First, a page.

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Written Testimony on Sub HB 153Senate Finance CommitteeJune 2, 2011By: Andrea Fejes, Coordinator
Chair Widener, Vice Chair Jones, Ranking Member Skindell and members of the Senate Finance Committee, thankyou for the opportunity to provide testimony on Substitute House Bill 153, the biennial budget. My name isAndrea Fejes and I am the coordinator of One Ohio Now.One Ohio Now is a statewide coalition of over 45 organizations ranging from health and human services andeducation to public transportation and working families. Coalition members have come together over the pastyear to
examine the state’s crisis and suggest reasonable solutions
that minimize the impact to Ohioans andensures our state emerges strong when prosperity returns.
In Ohio, as in most other states, we’re
facing some pretty tough times.The longest and deepest national recession since the Great Depression has made it harder for us to find work,provide for our families, support our communities or maintain positive expectations for the future. The sad reality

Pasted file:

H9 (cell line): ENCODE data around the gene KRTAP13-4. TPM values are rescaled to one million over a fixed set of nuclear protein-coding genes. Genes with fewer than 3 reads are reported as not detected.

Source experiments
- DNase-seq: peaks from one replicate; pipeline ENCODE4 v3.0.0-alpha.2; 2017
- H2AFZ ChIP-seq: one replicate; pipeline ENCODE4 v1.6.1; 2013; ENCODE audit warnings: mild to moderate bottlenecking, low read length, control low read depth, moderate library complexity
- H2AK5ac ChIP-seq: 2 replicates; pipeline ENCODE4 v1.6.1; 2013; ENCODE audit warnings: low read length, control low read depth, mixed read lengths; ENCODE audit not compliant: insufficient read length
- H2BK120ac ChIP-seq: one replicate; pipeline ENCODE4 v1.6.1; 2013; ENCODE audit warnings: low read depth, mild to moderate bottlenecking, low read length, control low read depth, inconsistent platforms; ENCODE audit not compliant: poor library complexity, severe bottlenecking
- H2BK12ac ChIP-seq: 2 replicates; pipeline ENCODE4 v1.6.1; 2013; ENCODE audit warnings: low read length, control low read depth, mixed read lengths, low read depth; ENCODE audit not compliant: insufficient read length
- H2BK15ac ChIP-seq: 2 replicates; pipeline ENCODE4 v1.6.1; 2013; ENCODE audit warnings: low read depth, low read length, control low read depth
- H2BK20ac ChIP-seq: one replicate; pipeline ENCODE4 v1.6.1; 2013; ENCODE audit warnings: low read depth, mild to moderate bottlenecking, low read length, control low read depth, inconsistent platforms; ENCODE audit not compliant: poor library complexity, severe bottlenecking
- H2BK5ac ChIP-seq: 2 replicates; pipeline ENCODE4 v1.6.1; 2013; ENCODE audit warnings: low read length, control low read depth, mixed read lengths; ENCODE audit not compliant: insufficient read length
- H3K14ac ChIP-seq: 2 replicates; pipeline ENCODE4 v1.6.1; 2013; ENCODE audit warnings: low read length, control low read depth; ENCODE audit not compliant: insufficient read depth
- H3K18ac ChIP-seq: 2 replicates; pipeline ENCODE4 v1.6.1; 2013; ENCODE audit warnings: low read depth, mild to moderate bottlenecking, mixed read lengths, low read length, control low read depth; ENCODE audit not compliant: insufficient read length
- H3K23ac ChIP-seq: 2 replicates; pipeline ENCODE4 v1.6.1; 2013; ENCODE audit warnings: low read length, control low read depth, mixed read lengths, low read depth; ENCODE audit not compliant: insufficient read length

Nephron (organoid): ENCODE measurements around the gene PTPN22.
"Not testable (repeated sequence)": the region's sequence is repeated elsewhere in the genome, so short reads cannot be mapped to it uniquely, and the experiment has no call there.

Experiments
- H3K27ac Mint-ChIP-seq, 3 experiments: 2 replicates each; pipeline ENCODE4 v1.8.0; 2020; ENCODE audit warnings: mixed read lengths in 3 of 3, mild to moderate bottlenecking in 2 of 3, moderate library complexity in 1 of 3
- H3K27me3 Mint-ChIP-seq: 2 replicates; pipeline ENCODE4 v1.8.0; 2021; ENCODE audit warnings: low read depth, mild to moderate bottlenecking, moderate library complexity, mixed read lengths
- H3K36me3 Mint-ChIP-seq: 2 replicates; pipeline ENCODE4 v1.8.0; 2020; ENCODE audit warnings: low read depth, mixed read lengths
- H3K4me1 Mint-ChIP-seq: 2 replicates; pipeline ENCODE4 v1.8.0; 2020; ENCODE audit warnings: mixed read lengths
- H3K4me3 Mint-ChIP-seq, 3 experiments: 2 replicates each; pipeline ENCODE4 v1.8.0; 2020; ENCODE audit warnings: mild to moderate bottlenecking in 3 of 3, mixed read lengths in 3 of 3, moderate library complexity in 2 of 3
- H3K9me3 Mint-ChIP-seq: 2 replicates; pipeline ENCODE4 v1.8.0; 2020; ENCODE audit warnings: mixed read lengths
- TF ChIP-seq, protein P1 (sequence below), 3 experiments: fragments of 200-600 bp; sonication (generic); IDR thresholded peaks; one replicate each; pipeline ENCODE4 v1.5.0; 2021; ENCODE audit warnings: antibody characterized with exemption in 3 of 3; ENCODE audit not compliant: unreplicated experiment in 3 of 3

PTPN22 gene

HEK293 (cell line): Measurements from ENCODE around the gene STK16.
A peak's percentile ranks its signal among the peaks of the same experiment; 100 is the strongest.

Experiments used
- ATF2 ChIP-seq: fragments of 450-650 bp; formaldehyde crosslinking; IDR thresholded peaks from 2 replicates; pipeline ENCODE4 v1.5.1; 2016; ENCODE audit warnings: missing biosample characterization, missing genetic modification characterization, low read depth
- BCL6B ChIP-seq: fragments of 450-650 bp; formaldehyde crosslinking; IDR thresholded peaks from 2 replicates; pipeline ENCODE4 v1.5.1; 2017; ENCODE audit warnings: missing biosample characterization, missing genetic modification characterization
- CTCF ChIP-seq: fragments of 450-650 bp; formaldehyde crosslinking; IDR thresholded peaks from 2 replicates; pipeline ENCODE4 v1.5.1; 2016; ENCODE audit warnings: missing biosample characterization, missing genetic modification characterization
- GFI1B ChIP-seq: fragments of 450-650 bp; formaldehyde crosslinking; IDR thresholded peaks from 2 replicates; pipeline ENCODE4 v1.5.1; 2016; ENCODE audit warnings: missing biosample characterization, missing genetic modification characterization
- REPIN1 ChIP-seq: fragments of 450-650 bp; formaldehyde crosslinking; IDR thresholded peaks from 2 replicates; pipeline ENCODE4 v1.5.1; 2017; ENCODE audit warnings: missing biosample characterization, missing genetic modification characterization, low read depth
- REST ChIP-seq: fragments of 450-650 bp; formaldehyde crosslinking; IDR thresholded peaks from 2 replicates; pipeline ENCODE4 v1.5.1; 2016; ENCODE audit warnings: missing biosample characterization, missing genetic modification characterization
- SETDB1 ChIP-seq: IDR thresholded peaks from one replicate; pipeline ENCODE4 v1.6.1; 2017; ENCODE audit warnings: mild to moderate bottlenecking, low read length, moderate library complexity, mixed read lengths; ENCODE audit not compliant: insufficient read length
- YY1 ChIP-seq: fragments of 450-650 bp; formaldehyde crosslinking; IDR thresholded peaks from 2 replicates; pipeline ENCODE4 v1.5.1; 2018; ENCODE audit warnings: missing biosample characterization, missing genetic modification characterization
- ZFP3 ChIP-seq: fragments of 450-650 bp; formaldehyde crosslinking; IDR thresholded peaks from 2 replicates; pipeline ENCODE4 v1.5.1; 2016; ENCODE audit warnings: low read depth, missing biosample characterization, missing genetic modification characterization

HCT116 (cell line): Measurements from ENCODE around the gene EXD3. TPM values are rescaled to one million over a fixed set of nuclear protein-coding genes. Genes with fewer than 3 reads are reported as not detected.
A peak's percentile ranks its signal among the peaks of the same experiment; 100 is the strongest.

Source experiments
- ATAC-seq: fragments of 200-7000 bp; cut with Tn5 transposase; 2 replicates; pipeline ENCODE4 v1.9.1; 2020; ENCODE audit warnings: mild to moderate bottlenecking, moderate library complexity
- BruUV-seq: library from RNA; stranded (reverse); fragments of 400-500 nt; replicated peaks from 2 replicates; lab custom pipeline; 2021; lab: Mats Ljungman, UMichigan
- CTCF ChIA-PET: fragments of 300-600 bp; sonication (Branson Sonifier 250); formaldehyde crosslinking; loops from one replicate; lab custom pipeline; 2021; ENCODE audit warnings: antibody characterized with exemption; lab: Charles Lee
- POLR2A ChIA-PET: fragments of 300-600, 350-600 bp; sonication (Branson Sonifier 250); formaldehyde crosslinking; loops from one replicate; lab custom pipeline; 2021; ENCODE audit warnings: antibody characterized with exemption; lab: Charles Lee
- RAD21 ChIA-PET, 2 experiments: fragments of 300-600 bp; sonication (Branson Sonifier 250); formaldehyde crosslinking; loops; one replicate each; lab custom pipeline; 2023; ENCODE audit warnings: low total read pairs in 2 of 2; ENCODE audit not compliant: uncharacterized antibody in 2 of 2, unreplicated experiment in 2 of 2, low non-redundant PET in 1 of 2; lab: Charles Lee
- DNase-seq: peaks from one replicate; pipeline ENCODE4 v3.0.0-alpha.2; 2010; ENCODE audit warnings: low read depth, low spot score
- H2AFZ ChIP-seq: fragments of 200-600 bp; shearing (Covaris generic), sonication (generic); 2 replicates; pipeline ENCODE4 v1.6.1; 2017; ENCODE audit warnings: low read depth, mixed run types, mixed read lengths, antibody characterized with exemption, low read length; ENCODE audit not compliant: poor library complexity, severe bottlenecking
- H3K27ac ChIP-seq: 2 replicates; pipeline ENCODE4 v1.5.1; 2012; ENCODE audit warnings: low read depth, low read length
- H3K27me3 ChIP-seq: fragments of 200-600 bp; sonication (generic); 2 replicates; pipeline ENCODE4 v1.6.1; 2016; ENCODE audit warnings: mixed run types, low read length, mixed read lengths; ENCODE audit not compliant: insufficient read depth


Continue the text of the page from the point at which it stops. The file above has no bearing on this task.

is that just as people’s needs are rising dramatically, the resources to meet those needs are declining. In fact, Ohio
and other states have seen unprecedented losses of revenue in this recession.Now Ohio does not have sufficient resources to provide essential services and invest in our future. In response tothis crisis, we have mostly relied on reducing services that assist communities and vulnerable families who arestruggling through no fault of their own.We have seen the result of these cuts
libraries have decreased hours and closed branches; access to mentalhealth services has been reduced to those that are in dire need of help; county Job and Family Services agencieshave had to serve increasing numbers of families with fewer resources; and public transit agencies have restrictedservices limitin
g people’s access to work
and their communities.We have also begun to hear what additional proposed cuts will mean to local communities. Elected officials fromcities across Ohio have testified before this committee that they will have to lay off workers, including policeofficers and fire fighters, if the proposed budget is approved.Summit County Sheriff Drew Alexander says the cuts could force him to lay off 32 employees, most of themdeputies. Dayton City Manager Tim Riordan testified that the city will have to lay off employees to deal with the$9.2 million in cuts the city is facing. This is in addition to Dayton City Schools eliminating 294 jobs which includes1 out of every 10 teachers. Cleveland Mayor Frank Jackson has already laid off 321 city employees, including 81police officers and 51 firefighters. Loveland will have to lay off their part-time police officers.